Shawn Sullivan, one of the world’s most wanted paedophiles, and a senior British Ministry of Justice official have married in a secret ceremony behind bars.
Shawn Sullivan, 42, and Sarah Smith, 34, wed while the man was fighting extradition to the United States on rape charges.
It is feared Shawn Sullivan will use their union to dodge extradition by proving he has a family life in Britain under Article 8 of the Human Rights Act.
Sarah Smith is a policy manager in the British Ministry of Justice, which is in charge of the prisons system.
It is not known exactly how and when Sarah Smith met Shawn Sullivan. Officials said last night they were monitoring the case but were not aware of any wrongdoing.
Shawn Sullivan was on remand in a category A prison last November when they wed in a civil ceremony witnessed by two prison officers.
A judge later bailed Shawn Sullivan with an electronic tag and the couple live at Sarah Smith’s family’s £1million ($1.5 million) home in London.
The marriage certificate reveals Sarah Smith and Shawn Sullivan married on November 3, 2010. The address for the ceremony is given as the prison and Shawn Sullivan is described as a property consultant whose previous marriage was dissolved.
Shawn Sullivan is wanted by the authorities in Minnesota over claims he raped a 14-year-old girl. He is also accused of molesting two 11-year-olds in attacks that took place almost two decades ago.
A warrant for Shawn Sullivan’s arrest was issued in 1994 after a woman and her cousin accused him of exposing himself and then sexually assaulting them at their grandmother’s house in Egan, Minnesota.
Shawn Sullivan is also accused of raping a 14-year-old girl after plying her with vodka and peach schnapps. The girl told police she blacked out in the back of his car and woke up to find him on top of her.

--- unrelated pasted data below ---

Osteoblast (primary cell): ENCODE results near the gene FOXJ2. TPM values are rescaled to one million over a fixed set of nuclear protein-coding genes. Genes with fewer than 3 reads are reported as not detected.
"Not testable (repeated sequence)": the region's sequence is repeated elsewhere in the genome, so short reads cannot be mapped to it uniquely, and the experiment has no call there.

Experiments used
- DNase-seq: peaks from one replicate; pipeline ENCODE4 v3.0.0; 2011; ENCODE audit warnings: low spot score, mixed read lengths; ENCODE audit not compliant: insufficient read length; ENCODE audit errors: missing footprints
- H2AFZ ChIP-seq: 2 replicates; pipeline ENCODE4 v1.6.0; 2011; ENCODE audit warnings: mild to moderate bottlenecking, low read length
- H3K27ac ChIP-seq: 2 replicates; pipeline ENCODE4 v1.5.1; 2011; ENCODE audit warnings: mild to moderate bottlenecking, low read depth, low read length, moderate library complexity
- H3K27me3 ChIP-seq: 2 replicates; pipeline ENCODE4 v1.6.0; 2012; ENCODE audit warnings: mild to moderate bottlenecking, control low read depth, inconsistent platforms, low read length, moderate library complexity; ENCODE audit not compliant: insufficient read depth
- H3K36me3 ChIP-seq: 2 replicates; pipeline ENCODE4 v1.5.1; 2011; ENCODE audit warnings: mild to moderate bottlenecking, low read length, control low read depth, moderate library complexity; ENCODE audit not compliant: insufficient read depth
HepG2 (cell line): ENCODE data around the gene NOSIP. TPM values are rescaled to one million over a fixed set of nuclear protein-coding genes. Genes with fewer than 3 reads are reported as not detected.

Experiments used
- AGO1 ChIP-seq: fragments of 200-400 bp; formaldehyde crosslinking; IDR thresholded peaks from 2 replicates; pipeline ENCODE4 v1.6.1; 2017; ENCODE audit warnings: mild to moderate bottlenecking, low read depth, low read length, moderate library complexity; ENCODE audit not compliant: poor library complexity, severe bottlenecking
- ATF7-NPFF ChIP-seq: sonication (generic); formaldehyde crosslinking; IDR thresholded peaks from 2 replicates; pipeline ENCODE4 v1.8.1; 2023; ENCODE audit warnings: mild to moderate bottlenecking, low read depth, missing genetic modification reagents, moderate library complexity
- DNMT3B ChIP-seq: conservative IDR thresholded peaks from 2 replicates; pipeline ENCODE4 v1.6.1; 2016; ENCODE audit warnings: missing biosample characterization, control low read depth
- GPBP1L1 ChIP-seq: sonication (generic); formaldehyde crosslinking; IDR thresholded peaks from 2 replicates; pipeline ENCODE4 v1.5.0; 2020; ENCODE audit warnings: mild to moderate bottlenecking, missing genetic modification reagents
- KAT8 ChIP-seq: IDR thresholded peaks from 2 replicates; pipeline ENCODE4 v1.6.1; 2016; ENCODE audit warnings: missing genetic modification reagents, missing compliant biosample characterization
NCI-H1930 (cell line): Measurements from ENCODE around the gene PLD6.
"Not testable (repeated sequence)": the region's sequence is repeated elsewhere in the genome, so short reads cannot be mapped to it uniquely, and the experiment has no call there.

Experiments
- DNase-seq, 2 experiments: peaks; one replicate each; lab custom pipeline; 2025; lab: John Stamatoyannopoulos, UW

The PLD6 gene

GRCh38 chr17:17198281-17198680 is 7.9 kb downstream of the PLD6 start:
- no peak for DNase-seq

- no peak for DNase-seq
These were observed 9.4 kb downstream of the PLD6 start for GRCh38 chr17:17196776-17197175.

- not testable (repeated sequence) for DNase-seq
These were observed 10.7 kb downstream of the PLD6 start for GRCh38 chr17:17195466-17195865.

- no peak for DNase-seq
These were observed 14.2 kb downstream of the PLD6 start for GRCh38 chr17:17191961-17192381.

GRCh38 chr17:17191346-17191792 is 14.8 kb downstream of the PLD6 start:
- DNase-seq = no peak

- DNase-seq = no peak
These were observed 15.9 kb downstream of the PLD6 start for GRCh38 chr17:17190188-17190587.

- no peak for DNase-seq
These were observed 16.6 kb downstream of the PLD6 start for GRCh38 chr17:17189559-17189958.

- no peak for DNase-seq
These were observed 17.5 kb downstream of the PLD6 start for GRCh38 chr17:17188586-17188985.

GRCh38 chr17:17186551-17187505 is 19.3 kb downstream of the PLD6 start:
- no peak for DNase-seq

Yesterday Sarah Smith’s 71-year-old father Michael, a company director, refused to discuss the marriage.
Asked what he thought of his daughter’s decision to marry Shawn Sullivan, Michael Smith replied: “I have absolutely no comment.
“I would not discuss my daughter’s private life with anyone – and certainly not discuss it with a journalist. That is all I have to say.”
Shawn Sullivan left the U.S. before police could arrest him and he travelled to Ireland where he married.
While his Irish wife was pregnant, Shawn Sullivan was accused of sexually assaulting two 12-year girls at his home in Dublin. He pleaded guilty after the court heard he plied them with drink and abused them.
Astonishingly, Shawn Sullivan walked free with a five-year suspended jail sentence.
The authorities were unaware of the U.S. allegations.
Shawn Sullivan then used his Irish ancestry to obtain an Irish passport in the name Sean O’Suilleabhain and went on the run around Europe for more than a decade.
In 2007, Shawn Sullivan was arrested in Switzerland – but not detained – when he used an identity card with the U.S. spelling of his name.
The following year, Interpol added him to its most wanted list and he was finally picked up by the Metropolitan Police in June 2010 following a move to England.
Shawn Sullivan was bailed last December on condition he wears a tag and observes a curfew. If found guilty in the U.S., Shawn Sullivan faces jail terms of 25 years for each count.
Article 8 of the Human Rights Act protects the right to a “private and family life”.
Britain’s courts have allowed a string of serious offenders to avoid being deported back to their home countries after committing horrendous crimes here.
Until now, Article 8 has never successfully been used by an alleged offender to avoid extradition for a trial.
But its use could drag out any action almost indefinitely. The case is due before the courts in January.
One of Shawn Sullivan’s alleged American victims, Jessica Schaefer, now 29, has waived her right to anonymity and says she is shocked at the idea he could escape justice.
“What about our human rights?” Jessica Schaefer said.
“It seems like he has more freedom than we do. It’s sickening.
“When I found out he married this lady that has connections with the Ministry of Justice… it was like, no more.
“I mean, it’s not fair that he’s living his life the way that he intended to and not have any consequences or be held accountable for his actions.”
A British Ministry of Justice spokesman said: “We are not aware of any wrongdoing on the part of this member of staff, but we are monitoring the situation closely.”